Here is where Rundkvist (and like-minded consumers of history of science) and historians part ways. Rundkvist assumes that “scientific debates” exist outside of time. Or rather, whatever scientific debates mean today is what they have always meant. Such an assumption can only be justified by ignoring numerous artifacts that don’t fit neatly into our current worldview. It takes very little effort to show that most historical actors were not (and could not have been) concerned in the least with our worldview. It takes only marginally more effort to show that today’s science differs in profound ways from natural philosophy, that historical activity we often call “science” (the same holds true for most specific activities: astronomy today is not the same as astronomy in 1500 because the people involved understood their activity in different terms and intended it to answer different questions — the research program has changed).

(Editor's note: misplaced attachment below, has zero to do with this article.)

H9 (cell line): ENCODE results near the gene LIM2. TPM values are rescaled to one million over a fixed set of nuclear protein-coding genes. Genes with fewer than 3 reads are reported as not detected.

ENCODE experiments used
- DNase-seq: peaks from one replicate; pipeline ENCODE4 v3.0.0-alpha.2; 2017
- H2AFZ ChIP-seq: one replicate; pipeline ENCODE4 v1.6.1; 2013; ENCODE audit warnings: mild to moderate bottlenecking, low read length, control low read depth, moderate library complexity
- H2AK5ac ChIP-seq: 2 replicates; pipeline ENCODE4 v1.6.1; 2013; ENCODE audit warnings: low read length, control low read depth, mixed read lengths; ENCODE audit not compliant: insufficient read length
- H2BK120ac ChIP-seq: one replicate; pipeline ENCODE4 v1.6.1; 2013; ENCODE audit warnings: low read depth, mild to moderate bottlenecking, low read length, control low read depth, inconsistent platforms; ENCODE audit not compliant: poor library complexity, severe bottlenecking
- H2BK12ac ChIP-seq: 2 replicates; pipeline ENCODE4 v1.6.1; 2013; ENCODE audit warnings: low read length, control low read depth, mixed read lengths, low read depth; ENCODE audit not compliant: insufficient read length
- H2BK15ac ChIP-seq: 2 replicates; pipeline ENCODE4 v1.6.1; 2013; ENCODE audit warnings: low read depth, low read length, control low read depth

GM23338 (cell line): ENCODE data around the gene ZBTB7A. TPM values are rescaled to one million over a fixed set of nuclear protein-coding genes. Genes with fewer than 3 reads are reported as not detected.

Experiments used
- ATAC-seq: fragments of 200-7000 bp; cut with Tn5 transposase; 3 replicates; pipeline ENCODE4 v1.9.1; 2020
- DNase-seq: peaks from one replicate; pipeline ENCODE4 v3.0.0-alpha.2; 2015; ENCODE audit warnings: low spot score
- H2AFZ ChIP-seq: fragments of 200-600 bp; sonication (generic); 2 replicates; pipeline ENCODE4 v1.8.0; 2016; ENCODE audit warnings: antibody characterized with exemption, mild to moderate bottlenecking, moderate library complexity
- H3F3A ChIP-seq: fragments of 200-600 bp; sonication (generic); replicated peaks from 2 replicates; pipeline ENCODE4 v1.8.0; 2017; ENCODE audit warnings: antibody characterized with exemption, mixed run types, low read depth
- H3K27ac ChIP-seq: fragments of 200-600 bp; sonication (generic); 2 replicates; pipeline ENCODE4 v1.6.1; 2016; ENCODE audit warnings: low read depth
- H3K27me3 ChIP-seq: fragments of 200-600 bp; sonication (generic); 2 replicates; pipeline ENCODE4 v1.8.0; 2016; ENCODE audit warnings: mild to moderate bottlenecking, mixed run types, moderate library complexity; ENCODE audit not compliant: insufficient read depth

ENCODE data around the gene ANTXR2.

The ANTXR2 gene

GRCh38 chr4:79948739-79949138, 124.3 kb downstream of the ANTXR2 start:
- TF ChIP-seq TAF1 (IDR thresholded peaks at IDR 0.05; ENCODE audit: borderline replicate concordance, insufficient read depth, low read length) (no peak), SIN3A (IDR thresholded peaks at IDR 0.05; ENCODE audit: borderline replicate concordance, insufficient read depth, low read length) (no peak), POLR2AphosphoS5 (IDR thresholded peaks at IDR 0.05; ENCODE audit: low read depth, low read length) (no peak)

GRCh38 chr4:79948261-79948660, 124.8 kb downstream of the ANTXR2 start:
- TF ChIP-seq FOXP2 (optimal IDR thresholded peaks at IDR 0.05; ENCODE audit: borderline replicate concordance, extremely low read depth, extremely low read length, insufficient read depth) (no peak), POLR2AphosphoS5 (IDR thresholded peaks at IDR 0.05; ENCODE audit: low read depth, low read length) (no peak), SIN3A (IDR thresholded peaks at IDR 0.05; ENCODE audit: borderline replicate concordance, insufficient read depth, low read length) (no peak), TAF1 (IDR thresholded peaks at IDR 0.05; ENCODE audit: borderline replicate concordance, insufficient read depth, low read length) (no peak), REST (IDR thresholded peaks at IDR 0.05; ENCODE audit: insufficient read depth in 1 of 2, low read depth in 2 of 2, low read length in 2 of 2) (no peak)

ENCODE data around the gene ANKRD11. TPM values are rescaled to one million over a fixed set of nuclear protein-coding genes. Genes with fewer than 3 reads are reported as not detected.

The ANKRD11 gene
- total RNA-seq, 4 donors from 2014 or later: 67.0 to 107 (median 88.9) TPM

Rundkvist’s position is analogous to contemporary scientists today ignoring uncomfortable evidence and other aberrant data that doesn’t support the conclusions they intend to demonstrate. Such a position is intellectually parochial and conservative. It is antithetical to the intellectual rigor and the habits of mind (that “scientific method” bantered about so casually) that scientists like to claim for themselves and on which they build their castles of intellectual and moral superiority (see, for example, Steven Pinker’s recent essay).